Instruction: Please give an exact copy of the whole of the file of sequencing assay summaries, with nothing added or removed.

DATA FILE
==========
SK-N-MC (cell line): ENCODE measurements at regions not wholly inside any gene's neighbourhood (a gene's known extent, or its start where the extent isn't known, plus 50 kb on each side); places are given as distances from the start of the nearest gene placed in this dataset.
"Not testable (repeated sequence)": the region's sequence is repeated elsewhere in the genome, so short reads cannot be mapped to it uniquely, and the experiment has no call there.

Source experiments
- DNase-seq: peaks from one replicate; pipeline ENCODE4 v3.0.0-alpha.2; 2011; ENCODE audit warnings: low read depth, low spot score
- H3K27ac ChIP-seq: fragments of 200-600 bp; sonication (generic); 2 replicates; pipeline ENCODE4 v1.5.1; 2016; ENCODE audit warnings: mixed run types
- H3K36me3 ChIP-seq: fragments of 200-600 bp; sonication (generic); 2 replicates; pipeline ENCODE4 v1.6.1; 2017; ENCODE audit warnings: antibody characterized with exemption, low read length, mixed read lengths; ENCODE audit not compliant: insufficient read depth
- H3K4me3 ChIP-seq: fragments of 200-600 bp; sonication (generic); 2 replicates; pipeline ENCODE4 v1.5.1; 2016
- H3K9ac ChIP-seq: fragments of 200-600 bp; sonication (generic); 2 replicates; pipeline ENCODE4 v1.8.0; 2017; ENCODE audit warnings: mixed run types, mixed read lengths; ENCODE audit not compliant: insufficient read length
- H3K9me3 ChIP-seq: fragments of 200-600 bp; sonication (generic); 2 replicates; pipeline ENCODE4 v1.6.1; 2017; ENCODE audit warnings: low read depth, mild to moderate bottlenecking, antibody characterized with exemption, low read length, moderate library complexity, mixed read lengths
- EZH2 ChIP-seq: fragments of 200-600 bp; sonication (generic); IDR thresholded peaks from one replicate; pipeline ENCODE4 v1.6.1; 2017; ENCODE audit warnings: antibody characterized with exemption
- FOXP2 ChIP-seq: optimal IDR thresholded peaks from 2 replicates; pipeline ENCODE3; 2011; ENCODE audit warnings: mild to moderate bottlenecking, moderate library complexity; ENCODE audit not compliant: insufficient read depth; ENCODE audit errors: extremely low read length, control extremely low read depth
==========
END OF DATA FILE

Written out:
SK-N-MC (cell line): ENCODE measurements at regions not wholly inside any gene's neighbourhood (a gene's known extent, or its start where the extent isn't known, plus 50 kb on each side); places are given as distances from the start of the nearest gene placed in this dataset.
"Not testable (repeated sequence)": the region's sequence is repeated elsewhere in the genome, so short reads cannot be mapped to it uniquely, and the experiment has no call there.

Source experiments
- DNase-seq: peaks from one replicate; pipeline ENCODE4 v3.0.0-alpha.2; 2011; ENCODE audit warnings: low read depth, low spot score
- H3K27ac ChIP-seq: fragments of 200-600 bp; sonication (generic); 2 replicates; pipeline ENCODE4 v1.5.1; 2016; ENCODE audit warnings: mixed run types
- H3K36me3 ChIP-seq: fragments of 200-600 bp; sonication (generic); 2 replicates; pipeline ENCODE4 v1.6.1; 2017; ENCODE audit warnings: antibody characterized with exemption, low read length, mixed read lengths; ENCODE audit not compliant: insufficient read depth
- H3K4me3 ChIP-seq: fragments of 200-600 bp; sonication (generic); 2 replicates; pipeline ENCODE4 v1.5.1; 2016
- H3K9ac ChIP-seq: fragments of 200-600 bp; sonication (generic); 2 replicates; pipeline ENCODE4 v1.8.0; 2017; ENCODE audit warnings: mixed run types, mixed read lengths; ENCODE audit not compliant: insufficient read length
- H3K9me3 ChIP-seq: fragments of 200-600 bp; sonication (generic); 2 replicates; pipeline ENCODE4 v1.6.1; 2017; ENCODE audit warnings: low read depth, mild to moderate bottlenecking, antibody characterized with exemption, low read length, moderate library complexity, mixed read lengths
- EZH2 ChIP-seq: fragments of 200-600 bp; sonication (generic); IDR thresholded peaks from one replicate; pipeline ENCODE4 v1.6.1; 2017; ENCODE audit warnings: antibody characterized with exemption
- FOXP2 ChIP-seq: optimal IDR thresholded peaks from 2 replicates; pipeline ENCODE3; 2011; ENCODE audit warnings: mild to moderate bottlenecking, moderate library complexity; ENCODE audit not compliant: insufficient read depth; ENCODE audit errors: extremely low read length, control extremely low read depth